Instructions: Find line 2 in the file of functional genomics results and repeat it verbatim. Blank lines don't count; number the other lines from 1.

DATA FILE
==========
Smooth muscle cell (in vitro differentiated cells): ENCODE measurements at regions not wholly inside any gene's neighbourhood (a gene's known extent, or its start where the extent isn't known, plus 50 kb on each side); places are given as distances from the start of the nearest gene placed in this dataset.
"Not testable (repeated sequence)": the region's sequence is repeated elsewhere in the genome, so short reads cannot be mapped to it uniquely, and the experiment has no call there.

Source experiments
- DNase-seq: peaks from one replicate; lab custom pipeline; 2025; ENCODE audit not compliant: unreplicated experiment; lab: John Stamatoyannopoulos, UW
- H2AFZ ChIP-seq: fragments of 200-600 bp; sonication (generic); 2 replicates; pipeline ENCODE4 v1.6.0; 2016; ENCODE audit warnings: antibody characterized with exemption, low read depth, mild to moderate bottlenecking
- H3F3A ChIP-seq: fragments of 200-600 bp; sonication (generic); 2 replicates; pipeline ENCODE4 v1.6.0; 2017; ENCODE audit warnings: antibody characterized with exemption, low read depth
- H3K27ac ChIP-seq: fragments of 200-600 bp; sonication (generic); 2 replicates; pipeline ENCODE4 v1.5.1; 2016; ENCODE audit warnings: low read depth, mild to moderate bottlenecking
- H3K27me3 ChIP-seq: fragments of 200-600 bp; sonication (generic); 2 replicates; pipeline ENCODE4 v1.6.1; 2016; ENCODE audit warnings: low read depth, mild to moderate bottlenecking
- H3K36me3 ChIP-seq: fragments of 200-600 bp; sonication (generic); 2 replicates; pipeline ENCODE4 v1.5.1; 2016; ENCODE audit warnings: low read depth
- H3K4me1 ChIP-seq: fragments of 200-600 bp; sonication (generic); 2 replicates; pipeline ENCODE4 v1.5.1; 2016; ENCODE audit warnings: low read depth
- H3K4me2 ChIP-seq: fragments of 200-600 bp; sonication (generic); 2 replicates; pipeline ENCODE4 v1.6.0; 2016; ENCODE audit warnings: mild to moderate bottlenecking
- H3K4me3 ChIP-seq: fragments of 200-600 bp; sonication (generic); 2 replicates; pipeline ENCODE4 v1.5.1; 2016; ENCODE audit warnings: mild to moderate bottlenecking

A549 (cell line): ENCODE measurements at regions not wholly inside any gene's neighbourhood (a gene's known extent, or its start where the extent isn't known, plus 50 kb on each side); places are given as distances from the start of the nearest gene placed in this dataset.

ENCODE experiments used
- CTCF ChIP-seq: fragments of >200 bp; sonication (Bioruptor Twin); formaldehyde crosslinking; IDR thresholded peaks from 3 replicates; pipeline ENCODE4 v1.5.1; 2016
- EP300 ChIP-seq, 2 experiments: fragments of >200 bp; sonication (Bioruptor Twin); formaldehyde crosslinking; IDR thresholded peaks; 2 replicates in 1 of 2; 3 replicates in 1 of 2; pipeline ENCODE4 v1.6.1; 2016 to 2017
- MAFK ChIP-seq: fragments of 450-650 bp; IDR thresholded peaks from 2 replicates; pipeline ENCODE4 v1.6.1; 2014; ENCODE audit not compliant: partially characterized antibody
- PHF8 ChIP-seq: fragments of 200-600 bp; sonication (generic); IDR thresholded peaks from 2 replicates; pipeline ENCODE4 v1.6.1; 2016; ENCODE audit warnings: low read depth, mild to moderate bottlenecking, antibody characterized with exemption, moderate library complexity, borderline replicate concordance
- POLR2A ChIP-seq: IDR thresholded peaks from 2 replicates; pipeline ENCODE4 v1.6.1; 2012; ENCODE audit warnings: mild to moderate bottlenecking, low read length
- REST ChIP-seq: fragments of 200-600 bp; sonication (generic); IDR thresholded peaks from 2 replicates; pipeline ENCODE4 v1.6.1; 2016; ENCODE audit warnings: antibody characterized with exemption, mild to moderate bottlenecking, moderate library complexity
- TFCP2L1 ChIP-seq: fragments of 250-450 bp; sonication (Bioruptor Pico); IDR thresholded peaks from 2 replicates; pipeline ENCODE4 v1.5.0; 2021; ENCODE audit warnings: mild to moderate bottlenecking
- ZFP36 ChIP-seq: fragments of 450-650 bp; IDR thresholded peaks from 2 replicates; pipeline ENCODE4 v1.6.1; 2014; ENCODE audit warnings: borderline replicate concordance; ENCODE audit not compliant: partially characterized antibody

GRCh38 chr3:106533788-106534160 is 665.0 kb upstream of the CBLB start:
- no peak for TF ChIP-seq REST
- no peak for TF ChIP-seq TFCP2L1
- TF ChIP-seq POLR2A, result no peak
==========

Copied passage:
"Not testable (repeated sequence)": the region's sequence is repeated elsewhere in the genome, so short reads cannot be mapped to it uniquely, and the experiment has no call there.